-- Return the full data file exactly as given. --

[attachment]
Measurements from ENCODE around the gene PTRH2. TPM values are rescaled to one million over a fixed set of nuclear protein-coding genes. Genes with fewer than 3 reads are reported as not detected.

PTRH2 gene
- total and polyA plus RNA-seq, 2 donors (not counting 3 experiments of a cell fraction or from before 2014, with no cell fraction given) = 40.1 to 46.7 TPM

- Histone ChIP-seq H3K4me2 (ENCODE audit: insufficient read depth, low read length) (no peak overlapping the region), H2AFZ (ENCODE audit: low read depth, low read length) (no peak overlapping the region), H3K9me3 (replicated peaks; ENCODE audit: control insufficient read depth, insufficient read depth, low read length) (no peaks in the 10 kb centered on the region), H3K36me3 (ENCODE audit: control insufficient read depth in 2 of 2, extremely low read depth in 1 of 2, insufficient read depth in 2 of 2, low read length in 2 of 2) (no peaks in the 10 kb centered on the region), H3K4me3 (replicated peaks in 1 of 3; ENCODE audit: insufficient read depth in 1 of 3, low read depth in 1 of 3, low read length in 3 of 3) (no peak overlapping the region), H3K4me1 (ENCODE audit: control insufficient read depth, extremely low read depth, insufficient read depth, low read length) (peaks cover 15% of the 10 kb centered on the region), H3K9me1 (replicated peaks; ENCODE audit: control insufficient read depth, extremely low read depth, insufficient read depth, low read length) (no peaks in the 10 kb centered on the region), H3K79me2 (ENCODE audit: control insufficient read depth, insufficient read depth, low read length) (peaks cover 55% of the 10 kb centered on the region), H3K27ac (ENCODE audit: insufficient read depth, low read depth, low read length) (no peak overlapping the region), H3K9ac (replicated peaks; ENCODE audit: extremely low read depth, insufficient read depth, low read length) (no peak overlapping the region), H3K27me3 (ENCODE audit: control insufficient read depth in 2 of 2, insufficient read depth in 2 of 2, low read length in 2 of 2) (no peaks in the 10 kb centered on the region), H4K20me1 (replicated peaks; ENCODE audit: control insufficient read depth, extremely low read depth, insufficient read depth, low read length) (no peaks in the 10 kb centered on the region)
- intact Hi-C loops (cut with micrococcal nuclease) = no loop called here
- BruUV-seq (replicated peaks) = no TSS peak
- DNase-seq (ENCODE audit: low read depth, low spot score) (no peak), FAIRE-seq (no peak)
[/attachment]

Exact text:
Measurements from ENCODE around the gene PTRH2. TPM values are rescaled to one million over a fixed set of nuclear protein-coding genes. Genes with fewer than 3 reads are reported as not detected.

PTRH2 gene
- total and polyA plus RNA-seq, 2 donors (not counting 3 experiments of a cell fraction or from before 2014, with no cell fraction given) = 40.1 to 46.7 TPM

- Histone ChIP-seq H3K4me2 (ENCODE audit: insufficient read depth, low read length) (no peak overlapping the region), H2AFZ (ENCODE audit: low read depth, low read length) (no peak overlapping the region), H3K9me3 (replicated peaks; ENCODE audit: control insufficient read depth, insufficient read depth, low read length) (no peaks in the 10 kb centered on the region), H3K36me3 (ENCODE audit: control insufficient read depth in 2 of 2, extremely low read depth in 1 of 2, insufficient read depth in 2 of 2, low read length in 2 of 2) (no peaks in the 10 kb centered on the region), H3K4me3 (replicated peaks in 1 of 3; ENCODE audit: insufficient read depth in 1 of 3, low read depth in 1 of 3, low read length in 3 of 3) (no peak overlapping the region), H3K4me1 (ENCODE audit: control insufficient read depth, extremely low read depth, insufficient read depth, low read length) (peaks cover 15% of the 10 kb centered on the region), H3K9me1 (replicated peaks; ENCODE audit: control insufficient read depth, extremely low read depth, insufficient read depth, low read length) (no peaks in the 10 kb centered on the region), H3K79me2 (ENCODE audit: control insufficient read depth, insufficient read depth, low read length) (peaks cover 55% of the 10 kb centered on the region), H3K27ac (ENCODE audit: insufficient read depth, low read depth, low read length) (no peak overlapping the region), H3K9ac (replicated peaks; ENCODE audit: extremely low read depth, insufficient read depth, low read length) (no peak overlapping the region), H3K27me3 (ENCODE audit: control insufficient read depth in 2 of 2, insufficient read depth in 2 of 2, low read length in 2 of 2) (no peaks in the 10 kb centered on the region), H4K20me1 (replicated peaks; ENCODE audit: control insufficient read depth, extremely low read depth, insufficient read depth, low read length) (no peaks in the 10 kb centered on the region)
- intact Hi-C loops (cut with micrococcal nuclease) = no loop called here
- BruUV-seq (replicated peaks) = no TSS peak
- DNase-seq (ENCODE audit: low read depth, low spot score) (no peak), FAIRE-seq (no peak)